What is a WordPress vulnerability?
A WordPress vulnerability is a proven breach, via WordPress Core, WP plugins or WP theme (or combination of these). Security experts and freelance programmers, find these vulnerabilities in the public code (latest released version). They always contact the person responsible to correct the code at first and keep these findings in utmost secrecy to prevent a global issue for millions of WordPress owners. They also provide proof of concept with a description, tools used, steps to reproduce when they found a vulnerability. Mostly these vulnerabilities are duplicated, accepted by creators and fixed within days/weeks. When public patch (version correcting the reported vulnerability) is released, then the information regarding all these is disclosed to the public, in a transparent report. You can check even our blog for WordPress Core and plugin vulnerabilities, reported monthly.
WordPress vulnerability monitoring recorded 320 WordPress Core vulnerabilities in total since 2004. These are classified into one of the following categories:
- XSS – 123 reported, since 2004. Cross-site scripting (XSS) is a type of computer security vulnerability typically found in web applications. XSS enables attackers to inject client-side scripts into web pages viewed by other users.
- HTTP Response Splitting – 1 reported, in 2004. HTTP response splitting is a failure of the application or its environment to properly sanitize input values. It can be used to perform cross-site scripting attacks, cross-user defacement, web cache poisoning, and similar exploits.
- Remote Code Execution – 54 reported, since 2005. The RCE attack (Remote Code Execution) could be used by unauthenticated remote attackers to gain instant access to the target server on which a vulnerable WordPress core version was installed in its default configuration which could lead to a full compromise of the target application server.
- SQL Injection – 38 reported, in 2005. SQL injection is the placement of malicious code in SQL statements, via web page input.
- Gain Information – 32 reported, since 2005. Vital information substracted by different means. This information then is used to formulate other types of attack, more capable to reach targeted the end goal.
- Denial of Service – 17 reported, since 2006. DoS (Denial of Service) attacks occur when a hacker floods a website with too much traffic for it to handle, causing it to slow down or shut down altogether. Also known as DDoS or Distributed Denial of Service attack, when several attack points are used in parallel, with the same scope.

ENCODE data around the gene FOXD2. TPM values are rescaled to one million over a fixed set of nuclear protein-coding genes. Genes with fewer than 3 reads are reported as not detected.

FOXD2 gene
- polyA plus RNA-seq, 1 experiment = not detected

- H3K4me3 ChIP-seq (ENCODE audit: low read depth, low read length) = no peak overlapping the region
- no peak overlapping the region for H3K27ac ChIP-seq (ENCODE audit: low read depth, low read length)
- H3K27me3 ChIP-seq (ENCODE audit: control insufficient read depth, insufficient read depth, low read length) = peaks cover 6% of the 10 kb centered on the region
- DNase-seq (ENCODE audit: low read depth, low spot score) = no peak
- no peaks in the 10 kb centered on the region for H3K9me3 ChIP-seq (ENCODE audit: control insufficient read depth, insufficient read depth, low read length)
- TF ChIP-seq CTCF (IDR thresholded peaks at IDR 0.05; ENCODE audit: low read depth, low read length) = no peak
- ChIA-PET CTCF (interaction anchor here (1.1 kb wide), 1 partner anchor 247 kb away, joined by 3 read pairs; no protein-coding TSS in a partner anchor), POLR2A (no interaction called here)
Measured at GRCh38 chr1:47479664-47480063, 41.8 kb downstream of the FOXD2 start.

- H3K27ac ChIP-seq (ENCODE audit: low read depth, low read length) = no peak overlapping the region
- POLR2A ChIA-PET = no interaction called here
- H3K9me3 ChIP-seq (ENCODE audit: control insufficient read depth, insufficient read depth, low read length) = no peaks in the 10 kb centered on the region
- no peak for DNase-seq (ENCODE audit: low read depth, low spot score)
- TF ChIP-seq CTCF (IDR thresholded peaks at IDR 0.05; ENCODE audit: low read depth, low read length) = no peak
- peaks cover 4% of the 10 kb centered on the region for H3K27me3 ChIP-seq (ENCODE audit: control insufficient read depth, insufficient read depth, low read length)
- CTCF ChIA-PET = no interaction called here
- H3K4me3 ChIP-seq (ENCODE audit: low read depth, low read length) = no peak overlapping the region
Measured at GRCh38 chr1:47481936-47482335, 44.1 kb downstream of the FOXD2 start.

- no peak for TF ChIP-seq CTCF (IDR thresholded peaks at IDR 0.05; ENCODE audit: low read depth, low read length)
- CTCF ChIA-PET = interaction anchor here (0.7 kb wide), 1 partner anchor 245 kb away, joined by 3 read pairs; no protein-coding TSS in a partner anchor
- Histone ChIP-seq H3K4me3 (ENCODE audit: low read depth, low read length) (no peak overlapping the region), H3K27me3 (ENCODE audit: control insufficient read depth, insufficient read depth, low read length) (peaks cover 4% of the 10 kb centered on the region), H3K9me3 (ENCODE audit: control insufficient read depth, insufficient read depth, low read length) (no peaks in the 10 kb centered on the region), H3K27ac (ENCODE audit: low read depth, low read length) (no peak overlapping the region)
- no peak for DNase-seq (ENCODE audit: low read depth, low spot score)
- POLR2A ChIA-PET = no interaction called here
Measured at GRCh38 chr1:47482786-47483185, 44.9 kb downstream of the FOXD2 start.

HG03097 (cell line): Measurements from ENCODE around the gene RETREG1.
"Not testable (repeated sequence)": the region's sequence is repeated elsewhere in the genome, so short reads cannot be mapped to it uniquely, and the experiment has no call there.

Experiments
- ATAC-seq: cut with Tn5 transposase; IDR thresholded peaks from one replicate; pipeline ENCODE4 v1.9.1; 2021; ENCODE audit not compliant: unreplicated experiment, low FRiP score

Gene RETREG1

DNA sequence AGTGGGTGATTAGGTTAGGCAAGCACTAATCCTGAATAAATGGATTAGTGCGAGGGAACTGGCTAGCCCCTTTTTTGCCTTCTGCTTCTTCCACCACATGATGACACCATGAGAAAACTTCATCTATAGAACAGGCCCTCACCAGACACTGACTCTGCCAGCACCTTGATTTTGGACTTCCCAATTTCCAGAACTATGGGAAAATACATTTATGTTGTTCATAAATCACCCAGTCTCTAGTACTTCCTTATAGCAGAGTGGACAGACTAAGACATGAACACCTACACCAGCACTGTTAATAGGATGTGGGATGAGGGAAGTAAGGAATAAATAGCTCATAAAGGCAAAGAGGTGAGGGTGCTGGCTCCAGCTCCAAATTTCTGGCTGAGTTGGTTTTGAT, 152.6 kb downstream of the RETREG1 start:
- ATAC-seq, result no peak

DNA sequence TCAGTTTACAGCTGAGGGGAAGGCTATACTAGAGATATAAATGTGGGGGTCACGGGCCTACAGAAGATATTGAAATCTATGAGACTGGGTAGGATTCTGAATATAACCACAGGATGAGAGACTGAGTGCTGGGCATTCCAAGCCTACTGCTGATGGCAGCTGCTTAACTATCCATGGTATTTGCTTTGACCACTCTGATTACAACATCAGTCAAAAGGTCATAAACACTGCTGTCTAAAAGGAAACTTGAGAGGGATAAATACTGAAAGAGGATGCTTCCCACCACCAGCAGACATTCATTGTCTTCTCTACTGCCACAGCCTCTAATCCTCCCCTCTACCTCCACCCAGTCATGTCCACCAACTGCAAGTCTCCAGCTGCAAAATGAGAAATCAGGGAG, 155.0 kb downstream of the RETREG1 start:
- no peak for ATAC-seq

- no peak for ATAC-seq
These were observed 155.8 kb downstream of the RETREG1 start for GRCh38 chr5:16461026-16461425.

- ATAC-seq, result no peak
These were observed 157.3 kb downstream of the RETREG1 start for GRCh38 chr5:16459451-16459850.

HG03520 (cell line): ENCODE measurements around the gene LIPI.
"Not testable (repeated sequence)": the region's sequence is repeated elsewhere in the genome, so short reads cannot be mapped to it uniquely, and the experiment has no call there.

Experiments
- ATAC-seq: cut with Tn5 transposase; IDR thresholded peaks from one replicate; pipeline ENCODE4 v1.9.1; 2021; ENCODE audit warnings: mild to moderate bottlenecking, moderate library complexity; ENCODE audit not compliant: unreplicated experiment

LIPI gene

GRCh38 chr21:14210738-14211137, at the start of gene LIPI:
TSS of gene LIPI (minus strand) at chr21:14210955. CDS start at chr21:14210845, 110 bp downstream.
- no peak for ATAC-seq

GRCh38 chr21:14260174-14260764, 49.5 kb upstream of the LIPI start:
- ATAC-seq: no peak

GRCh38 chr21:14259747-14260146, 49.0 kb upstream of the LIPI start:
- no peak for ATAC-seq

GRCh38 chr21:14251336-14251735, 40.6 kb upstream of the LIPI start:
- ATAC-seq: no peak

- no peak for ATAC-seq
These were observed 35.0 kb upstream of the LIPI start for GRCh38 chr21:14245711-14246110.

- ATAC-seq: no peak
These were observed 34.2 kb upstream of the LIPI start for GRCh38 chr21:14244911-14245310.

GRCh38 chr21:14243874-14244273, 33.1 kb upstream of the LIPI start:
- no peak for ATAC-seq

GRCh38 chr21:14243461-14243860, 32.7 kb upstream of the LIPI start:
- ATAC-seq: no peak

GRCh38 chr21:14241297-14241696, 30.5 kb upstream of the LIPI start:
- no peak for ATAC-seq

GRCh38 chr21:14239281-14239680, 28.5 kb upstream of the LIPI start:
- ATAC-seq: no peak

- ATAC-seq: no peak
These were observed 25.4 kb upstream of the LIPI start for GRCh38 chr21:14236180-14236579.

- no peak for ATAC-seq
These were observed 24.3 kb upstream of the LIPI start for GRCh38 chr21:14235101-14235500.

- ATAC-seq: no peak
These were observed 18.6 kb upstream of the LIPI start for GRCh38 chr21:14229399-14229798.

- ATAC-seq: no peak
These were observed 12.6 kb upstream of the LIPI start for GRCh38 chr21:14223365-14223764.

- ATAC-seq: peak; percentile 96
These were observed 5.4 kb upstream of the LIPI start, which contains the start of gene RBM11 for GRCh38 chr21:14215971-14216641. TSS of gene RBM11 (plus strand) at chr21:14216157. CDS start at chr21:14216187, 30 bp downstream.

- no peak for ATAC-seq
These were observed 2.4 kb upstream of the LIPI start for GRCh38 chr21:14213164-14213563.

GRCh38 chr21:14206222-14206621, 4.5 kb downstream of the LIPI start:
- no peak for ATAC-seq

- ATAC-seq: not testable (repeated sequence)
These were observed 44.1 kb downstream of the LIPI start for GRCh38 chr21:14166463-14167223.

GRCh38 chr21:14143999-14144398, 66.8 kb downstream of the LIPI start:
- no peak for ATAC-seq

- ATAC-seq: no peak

- Directory Traversal – 13 reported, since 2006. A directory traversal (or path traversal) consists in exploiting insufficient security validation/sanitization of user-supplied input file names, to gain unauthorized access to the file system. This attack exploits a lack of security (the software is acting exactly as it is supposed to) as opposed to exploiting a bug in the code.
- Bypass Something – 33 reported, since 2007. Bypass, in general, means either to go around something by an external route rather than going through it, or the means of accomplishing that feat. In WordPress security, a bypass is a flaw in a security system that allows an attacker to circumvent security.
- CSRF – 21 reported, since 2007. Cross-Site Request Forgery (CSRF) is an attack that forces an end user to execute unwanted actions on a web application in which they’re currently authenticated. CSRF attacks specifically target state-changing requests, not theft of data since the attacker has no way to see the response to the forged request.
- Exploits – 17 reported, since 2007. There are known security issues even in some of the most recent releases of WordPress core, so check the discovered version against the known vulnerabilities. Exploits usually mix two (or more) attack types.
- File Inclusion – 2 reported, since 2008. The File Inclusion vulnerability allows an attacker to include a file, usually exploiting a “dynamic file inclusion” mechanisms implemented in the target application. The vulnerability occurs due to the use of user-supplied input without proper validation.
- Gain Privilege – 1 reported, in 2009. Privilege escalation is the act of exploiting a bug, design flaw or configuration oversight in an operating system or software application to gain elevated access to resources that are normally protected from an application or user.
How to monitor WordPress vulnerabilities?
- On-demand, manually – You search over the internet for security issues reported for EACH plugin version installed (and above) and theme version installed (and above) with your WP Core version (and above). Scouring countless highly technical papers, on specialized web pages (and mostly content locked for members only view), however, can be a bit of a pain. Not impossible, just counter-productive.
- Constant Care – Want to avoid building up bad things and postpone the day when it comes crumbling down on your busy schedule as an avalanche? Say no more. Drop us a line and we’ll set up constant monitoring. Consulting included for results interpretation.
- For FREE? – Order a monthly recurrent WordPress Service from us, Business plan or higher and it has this included in the benefits package. How owlsome is this? 🙂